InSite | New home attached to an existing home

New home built alongside/attached to an existing home

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This technical update provides additional guidance on new homes built alongside existing homes. It is important that all workmanship carried out during construction is completed in accordance with the relevant tolerances.




A question often asked is: Where a new home is built onto the side of an existing home, can we provide warranty cover and is it necessary for a new leaf of wall to be constructed on an independent foundation adjacent the separating wall?


The following information is intended to clarify what our requirements are for newly built "attached" dwellings.






1. The existing wall and/or the foundation may be structurally unsound.
2. If the two homes are not constructed independently there could be differential movement: this could cause structural damage to one or both homes and/or affect the weatherproofing.
3. The existing wall may not adequately resist the passage of sound.
4. The existing wall may lack the necessary damp proofing.
5. Our New Homes policy would not exclude the existing wall from warranty cover, as it would diminish the cover for the homeowner and even if it was possible, it may not negate all issues.
6. If a new leaf is not to be built, it is necessary to demonstrate that the owner of the existing wall recognises that the existing wall is to become a party wall.




In most cases the new home should be an independent structure (this would also be our preference) with a new wall constructed alongside the existing wall. The new wall should be supported on a new foundation, independent of the existing foundation, which may require engineer design.


However, there may be situations where it is possible to retain the existing external wall as a new separating wall. In these cases:


1. There should be a Party Wall Agreement in place, drawn up in accordance with the Party Wall Act and this should be made available to our underwriters. Please note that this requirement will be relevant where the applicant is not the owner of the adjoining property.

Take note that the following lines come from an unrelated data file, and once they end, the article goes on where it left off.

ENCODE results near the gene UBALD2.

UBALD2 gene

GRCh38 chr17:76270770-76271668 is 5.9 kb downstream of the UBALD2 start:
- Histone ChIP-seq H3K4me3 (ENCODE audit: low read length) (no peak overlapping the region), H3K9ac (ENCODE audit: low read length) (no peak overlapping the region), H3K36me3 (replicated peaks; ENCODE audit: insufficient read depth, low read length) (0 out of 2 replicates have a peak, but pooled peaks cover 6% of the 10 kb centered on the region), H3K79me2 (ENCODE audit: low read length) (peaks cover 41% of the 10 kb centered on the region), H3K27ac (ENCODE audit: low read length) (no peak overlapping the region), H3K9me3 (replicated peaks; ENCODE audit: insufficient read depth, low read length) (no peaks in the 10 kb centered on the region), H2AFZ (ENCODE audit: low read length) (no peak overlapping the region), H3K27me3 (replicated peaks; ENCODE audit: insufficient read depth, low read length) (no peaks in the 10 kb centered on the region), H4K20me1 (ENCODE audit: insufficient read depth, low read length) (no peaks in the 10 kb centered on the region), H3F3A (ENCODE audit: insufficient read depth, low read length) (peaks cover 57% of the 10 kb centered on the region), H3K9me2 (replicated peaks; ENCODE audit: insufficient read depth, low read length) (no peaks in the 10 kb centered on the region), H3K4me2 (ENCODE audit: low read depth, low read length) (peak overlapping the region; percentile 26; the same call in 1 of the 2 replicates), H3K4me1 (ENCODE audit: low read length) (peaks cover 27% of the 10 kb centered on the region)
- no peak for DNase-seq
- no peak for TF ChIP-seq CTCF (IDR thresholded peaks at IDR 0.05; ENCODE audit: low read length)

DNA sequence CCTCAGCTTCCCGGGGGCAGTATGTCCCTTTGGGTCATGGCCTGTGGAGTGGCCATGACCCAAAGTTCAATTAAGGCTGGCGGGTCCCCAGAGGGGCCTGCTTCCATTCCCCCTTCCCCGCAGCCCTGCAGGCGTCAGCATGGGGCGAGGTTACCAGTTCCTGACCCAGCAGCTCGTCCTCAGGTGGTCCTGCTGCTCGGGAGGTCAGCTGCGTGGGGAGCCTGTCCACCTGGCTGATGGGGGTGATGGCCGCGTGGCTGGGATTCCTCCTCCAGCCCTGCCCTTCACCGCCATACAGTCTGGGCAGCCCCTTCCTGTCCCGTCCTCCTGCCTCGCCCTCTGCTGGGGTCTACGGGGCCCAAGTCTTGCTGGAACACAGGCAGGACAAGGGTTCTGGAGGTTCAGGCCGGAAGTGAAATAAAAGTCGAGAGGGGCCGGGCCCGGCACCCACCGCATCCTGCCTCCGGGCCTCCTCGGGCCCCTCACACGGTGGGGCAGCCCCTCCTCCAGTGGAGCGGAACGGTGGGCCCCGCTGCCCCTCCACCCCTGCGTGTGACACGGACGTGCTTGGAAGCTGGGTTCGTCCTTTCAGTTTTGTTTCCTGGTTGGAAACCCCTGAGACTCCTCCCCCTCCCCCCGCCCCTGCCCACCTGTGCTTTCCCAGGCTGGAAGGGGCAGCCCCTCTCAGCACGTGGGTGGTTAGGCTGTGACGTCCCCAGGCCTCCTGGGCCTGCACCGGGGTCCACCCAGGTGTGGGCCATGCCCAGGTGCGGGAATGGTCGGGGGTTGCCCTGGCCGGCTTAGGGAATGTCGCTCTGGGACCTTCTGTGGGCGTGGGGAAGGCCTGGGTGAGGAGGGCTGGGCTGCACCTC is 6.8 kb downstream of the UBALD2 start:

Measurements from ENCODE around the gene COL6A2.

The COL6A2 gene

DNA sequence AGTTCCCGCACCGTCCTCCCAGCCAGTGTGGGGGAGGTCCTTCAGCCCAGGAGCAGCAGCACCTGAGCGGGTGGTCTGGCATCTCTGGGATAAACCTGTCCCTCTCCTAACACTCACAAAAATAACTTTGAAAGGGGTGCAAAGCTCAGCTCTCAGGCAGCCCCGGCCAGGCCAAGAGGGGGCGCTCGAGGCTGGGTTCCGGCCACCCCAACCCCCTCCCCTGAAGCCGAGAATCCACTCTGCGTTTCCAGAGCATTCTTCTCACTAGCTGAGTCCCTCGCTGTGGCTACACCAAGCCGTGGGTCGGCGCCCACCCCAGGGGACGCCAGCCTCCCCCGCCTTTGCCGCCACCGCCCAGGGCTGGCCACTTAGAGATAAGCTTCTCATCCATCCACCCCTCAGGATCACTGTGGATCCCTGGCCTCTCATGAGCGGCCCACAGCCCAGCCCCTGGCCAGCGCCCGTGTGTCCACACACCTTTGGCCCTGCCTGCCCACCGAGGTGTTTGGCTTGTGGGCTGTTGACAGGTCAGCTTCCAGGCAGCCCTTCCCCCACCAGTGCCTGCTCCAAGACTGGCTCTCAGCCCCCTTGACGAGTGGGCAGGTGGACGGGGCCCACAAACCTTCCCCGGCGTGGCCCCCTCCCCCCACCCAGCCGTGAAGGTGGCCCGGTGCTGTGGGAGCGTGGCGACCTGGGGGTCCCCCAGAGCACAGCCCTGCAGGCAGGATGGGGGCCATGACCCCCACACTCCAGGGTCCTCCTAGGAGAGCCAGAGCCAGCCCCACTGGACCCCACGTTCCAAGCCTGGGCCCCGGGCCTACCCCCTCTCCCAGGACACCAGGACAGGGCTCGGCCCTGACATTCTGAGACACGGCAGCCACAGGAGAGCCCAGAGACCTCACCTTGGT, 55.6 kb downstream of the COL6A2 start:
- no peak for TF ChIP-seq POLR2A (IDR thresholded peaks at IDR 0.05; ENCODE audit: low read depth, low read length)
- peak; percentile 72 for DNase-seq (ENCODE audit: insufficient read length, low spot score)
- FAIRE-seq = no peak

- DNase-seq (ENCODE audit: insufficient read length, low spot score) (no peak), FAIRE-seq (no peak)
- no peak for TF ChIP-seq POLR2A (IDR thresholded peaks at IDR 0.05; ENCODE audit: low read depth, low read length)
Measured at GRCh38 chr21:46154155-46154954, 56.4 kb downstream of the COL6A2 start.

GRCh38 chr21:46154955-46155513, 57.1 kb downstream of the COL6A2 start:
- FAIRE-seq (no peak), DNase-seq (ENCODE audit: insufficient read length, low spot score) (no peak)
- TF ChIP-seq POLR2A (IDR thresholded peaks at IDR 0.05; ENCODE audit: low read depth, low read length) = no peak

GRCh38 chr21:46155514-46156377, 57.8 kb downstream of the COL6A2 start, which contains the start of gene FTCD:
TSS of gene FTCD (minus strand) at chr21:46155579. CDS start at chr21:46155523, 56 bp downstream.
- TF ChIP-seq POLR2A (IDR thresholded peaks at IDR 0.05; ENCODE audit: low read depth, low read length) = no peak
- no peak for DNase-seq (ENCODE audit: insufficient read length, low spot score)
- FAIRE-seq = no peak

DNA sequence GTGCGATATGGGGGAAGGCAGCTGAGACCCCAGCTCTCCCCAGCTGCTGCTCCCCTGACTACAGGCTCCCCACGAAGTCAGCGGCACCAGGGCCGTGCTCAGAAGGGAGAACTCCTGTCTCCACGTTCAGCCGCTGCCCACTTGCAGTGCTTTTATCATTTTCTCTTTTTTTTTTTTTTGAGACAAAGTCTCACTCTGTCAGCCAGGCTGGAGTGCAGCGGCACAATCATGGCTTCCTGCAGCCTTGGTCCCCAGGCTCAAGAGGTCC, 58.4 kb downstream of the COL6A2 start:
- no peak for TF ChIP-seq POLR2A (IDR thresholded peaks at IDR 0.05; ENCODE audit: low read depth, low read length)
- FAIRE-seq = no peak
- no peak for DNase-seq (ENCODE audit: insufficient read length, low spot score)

2. Confirmation will be required that the separating wall meets the relevant requirements of the Building Regulations, i.e. for structural stability and sound resistance. Details and specification to confirm how they achieve compliance will be required. A structural engineer’s report may be necessary in some cases to prove the structural stability of the wall.
3. The existing foundations and wall structure should be exposed to determine whether they are suitable to support any proposed increased loading resulting from the construction of the new home. A structural engineer’s report may be required to confirm the adequacy of the existing construction.
4. The junction of the new walls to the existing walls should ensure that dampness cannot track back into the new home or the existing home. (See suggested solutions below in Fig 1 and Fig 2.)
5. An effective ‘horizontal’ DPC should be present in the existing wall which must be linked to the new DPC and DPM of the new home.
6. At the junction of the existing and new structures, detailing should allow for differential movement without cracking. Any settlement should be limited to 2-3mm (which would not normally adversely affect the roof covering). A structural engineer’s report on how this can be achieved will be required, which must take account of the soil conditions, depth and type bonding proposed.


As an alternative to the above it may be feasible to design the proposed house such that no additional loads are applied to the existing wall. For example, the new house may be formed from steel or timber frame construction and has no reliance on the existing building for support or restraint.


For more information relating to the above please see Appendix D of the Technical Manual.


Bonding walls figure

Figure 1: bonding new walls to existing solid masonry walls


Bonding walls figure

Figure 2: bonding new walls to existing cavity masonry walls


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Every care was taken to ensure the information in this article was correct at the time of publication. Guidance provided does not replace the reader’s professional judgement and any construction project should comply with the relevant Building Regulations or applicable technical standards. For the most up to date Premier Guarantee technical guidance please refer to your Risk Management Surveyor and the latest version of the Premier Guarantee Technical Manual.

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